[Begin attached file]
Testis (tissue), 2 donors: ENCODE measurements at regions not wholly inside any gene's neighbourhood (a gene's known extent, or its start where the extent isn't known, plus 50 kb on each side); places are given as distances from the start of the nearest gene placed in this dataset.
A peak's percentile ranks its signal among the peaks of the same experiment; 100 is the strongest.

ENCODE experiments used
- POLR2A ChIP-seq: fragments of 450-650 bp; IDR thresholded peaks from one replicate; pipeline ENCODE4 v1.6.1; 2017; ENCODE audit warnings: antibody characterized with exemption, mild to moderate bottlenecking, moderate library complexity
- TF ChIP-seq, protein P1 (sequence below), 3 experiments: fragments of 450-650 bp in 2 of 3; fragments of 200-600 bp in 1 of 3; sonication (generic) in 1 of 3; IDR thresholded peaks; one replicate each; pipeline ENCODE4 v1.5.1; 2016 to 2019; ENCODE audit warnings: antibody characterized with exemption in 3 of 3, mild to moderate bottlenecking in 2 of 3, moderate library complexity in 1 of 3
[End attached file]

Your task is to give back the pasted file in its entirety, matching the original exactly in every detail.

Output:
Testis (tissue), 2 donors: ENCODE measurements at regions not wholly inside any gene's neighbourhood (a gene's known extent, or its start where the extent isn't known, plus 50 kb on each side); places are given as distances from the start of the nearest gene placed in this dataset.
A peak's percentile ranks its signal among the peaks of the same experiment; 100 is the strongest.

ENCODE experiments used
- POLR2A ChIP-seq: fragments of 450-650 bp; IDR thresholded peaks from one replicate; pipeline ENCODE4 v1.6.1; 2017; ENCODE audit warnings: antibody characterized with exemption, mild to moderate bottlenecking, moderate library complexity
- TF ChIP-seq, protein P1 (sequence below), 3 experiments: fragments of 450-650 bp in 2 of 3; fragments of 200-600 bp in 1 of 3; sonication (generic) in 1 of 3; IDR thresholded peaks; one replicate each; pipeline ENCODE4 v1.5.1; 2016 to 2019; ENCODE audit warnings: antibody characterized with exemption in 3 of 3, mild to moderate bottlenecking in 2 of 3, moderate library complexity in 1 of 3